"The Most Beautiful Villages of Italy" is responsible for promoting the heritage of the hidden parts of the country through the development of new and fascinating trip itineraries. The Top 20 has just been released.
Italy is globally depicted as a site of refined culture found in the countless ancient ruins, beautiful landscapes, and artistic treasures. These cultural resources are often located in small, hidden villages untouched by modern constructions.
In the 2017 edition of "I borghi più belli d'Italia" (The most beautiful villages of Italy), there are 271 small towns listed, with a population of less than 15,000 inhabitants. Kilimangiaro, a program broadcasted by the national Italian television (Rai) has just released the top 20, one for each Italian region.
1. Venzone - Friuli Venezia Giulia
Venzone has been a mandatory transit point since Celtic times (500 A.D.) because of its favorable geographic position. The Romans, who came after the Celts, made Venzone one of their statio along the via Julia Augusta road.
The village was declared a National Monument in 1965 as a unique fortified village of the 14th century in the region. It was almost entirely destroyed by the 1976 Friuli earthquake, killing 47 inhabitants. Clearing-up operations started immediately and, by resolution of a citizens committee, the historic town centre was rebuilt in its original style from numerous pieces of rubble in the next years and today it is an example of preservation and protection of the cultural heritage and the social and economic network in the Region.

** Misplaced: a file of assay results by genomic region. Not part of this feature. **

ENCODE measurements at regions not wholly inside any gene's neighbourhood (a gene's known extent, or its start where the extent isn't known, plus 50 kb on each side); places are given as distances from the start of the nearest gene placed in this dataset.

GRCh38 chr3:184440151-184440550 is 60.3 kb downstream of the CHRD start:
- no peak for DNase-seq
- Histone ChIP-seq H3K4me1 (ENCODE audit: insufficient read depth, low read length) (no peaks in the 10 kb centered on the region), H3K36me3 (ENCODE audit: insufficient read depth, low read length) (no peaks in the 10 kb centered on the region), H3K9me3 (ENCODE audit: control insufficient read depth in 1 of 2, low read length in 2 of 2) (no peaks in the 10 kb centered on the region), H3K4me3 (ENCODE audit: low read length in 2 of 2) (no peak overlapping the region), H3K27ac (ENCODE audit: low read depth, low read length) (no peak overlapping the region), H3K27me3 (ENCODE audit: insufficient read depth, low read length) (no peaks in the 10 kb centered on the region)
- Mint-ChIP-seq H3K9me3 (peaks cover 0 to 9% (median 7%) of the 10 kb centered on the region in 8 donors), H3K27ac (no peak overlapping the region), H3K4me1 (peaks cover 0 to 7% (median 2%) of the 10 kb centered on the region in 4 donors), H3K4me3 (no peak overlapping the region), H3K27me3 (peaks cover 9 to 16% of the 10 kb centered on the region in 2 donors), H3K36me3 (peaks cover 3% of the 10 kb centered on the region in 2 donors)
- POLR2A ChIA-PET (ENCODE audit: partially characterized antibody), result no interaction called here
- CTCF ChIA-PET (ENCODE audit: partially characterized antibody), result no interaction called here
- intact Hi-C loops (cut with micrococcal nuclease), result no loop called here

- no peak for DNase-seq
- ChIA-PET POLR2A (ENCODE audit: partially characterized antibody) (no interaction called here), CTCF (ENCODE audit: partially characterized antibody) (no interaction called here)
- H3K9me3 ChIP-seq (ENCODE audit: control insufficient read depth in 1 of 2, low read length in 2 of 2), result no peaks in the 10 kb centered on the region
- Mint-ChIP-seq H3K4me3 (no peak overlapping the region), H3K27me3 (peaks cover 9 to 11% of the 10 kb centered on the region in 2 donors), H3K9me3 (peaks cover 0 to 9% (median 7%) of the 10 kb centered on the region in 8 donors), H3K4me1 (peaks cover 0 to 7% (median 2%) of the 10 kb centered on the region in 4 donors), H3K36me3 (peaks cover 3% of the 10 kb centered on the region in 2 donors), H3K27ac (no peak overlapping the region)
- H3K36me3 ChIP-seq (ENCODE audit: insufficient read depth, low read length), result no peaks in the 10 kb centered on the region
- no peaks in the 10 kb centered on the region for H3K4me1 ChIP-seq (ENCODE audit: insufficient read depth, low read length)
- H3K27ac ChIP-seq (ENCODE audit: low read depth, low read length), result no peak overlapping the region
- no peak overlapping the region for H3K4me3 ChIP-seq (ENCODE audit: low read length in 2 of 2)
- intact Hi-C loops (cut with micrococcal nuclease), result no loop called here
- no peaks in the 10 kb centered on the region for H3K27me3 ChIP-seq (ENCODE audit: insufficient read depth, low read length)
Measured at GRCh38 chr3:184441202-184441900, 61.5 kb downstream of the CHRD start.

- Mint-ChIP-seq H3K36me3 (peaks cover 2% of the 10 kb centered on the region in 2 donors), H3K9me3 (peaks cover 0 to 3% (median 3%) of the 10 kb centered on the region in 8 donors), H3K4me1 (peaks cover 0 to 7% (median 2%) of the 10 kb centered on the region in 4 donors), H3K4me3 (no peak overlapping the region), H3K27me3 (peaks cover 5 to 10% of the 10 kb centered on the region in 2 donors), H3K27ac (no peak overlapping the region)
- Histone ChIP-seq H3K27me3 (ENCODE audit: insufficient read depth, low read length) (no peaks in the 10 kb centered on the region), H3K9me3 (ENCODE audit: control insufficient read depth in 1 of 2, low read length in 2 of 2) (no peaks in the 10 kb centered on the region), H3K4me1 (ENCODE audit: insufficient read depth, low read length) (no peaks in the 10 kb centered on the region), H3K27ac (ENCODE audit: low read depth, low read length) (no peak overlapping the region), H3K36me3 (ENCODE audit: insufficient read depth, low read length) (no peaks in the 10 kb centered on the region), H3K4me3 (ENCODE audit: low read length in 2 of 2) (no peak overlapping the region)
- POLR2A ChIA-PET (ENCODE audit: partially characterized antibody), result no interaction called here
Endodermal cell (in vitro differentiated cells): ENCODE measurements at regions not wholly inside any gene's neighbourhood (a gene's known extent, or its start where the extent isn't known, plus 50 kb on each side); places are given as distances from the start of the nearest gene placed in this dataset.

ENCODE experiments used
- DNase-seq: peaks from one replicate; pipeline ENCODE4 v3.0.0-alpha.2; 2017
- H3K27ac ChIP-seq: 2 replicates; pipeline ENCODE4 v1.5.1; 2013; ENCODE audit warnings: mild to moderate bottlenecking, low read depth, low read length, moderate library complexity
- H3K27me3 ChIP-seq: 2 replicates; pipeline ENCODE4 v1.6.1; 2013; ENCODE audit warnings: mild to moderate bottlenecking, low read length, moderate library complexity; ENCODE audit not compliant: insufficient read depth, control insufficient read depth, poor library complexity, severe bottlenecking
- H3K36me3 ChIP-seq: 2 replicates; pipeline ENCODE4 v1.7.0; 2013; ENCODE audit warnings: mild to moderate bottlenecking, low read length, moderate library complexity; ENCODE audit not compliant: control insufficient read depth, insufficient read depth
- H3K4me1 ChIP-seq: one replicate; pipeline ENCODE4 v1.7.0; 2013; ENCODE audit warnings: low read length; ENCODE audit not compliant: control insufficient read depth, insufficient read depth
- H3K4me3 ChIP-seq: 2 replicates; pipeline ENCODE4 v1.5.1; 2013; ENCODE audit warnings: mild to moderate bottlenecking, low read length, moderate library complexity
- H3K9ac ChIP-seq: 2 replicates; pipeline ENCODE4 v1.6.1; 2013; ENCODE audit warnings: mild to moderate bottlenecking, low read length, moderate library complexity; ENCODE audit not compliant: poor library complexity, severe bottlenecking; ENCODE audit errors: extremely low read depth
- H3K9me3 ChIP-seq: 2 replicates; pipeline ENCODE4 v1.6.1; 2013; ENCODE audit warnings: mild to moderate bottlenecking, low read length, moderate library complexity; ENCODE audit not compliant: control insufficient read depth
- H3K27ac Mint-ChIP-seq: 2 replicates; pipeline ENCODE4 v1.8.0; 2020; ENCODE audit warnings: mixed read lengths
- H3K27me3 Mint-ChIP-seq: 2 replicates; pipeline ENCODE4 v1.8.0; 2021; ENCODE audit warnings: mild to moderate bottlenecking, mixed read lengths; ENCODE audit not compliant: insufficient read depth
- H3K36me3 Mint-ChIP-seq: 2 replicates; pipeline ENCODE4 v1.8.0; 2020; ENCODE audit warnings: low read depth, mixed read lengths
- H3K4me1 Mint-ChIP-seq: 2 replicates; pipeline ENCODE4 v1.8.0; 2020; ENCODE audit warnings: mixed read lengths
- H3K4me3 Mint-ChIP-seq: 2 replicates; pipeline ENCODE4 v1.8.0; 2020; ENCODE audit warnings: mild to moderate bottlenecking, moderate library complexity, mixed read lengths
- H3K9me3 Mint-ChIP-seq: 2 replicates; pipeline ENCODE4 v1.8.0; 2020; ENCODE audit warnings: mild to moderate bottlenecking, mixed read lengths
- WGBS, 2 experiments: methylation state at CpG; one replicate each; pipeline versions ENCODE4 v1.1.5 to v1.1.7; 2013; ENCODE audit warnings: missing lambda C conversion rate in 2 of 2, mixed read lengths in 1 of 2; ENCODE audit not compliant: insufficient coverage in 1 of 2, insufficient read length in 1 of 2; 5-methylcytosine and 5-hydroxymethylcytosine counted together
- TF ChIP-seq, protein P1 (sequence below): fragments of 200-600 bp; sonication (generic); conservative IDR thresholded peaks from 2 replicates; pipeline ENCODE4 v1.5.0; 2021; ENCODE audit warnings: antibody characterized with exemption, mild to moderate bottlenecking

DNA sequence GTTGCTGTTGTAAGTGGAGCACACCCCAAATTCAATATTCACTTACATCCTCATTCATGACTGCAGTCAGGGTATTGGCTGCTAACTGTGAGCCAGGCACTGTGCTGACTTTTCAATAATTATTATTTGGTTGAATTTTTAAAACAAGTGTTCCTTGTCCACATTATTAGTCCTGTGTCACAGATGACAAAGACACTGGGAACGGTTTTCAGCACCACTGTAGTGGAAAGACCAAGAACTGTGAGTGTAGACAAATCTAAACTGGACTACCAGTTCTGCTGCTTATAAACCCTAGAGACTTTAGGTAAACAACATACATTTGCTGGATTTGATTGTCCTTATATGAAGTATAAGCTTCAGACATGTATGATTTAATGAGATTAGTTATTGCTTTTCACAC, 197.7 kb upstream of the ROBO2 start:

2. Arquà Petrarca - Veneto
Arquà is the most famous and the most characteristic village of the Euganean Hills, 20 km far from the city of Padua. The village has kept its medieval architecture and it is the place where the poet Petrarch (Francesco Petrarca) lived the final four years of his life (1370–74). In 1870, the town of Arquà added his name to its own. The house where he lived is now a museum dedicated to the poet.
3. Conca dei Marini - Campania
The village of Conca dei Marini is so called because it is located in a valley by the sea and it is also called the city of sailors, for the old habit of the inhabitants to be all sailors. It’s a cluster of old houses inhabited by 700 residents, 400 meters above sea level of the Amalfi Coast.
4. Otranto - Puglia
Otranto is a historic seaside town and port on the Adriatic coast of southern Italy. It was important as a Greek and then Roman port, called Hydruntum. Later it was ruled by the Byzantines, the Normans and the Aragonese. In 1480 the town was invaded by Turks, and 800 locals were executed for refusing to convert to Islam.
5. Castiglione di Sicilia - Sicilia
Castiglione di Sicilia lies on a hill on the north side of Etna, in the middle of the valley that the river Alcantara digs between Randazzo and Taormina. It was inhabited by Greeks in 403 BC , who built a fortress to protect and control their colonies. Later the village was conquered by Romans, who built its bridges, Arabs who changed the irrigation systems, Normans and Swabian.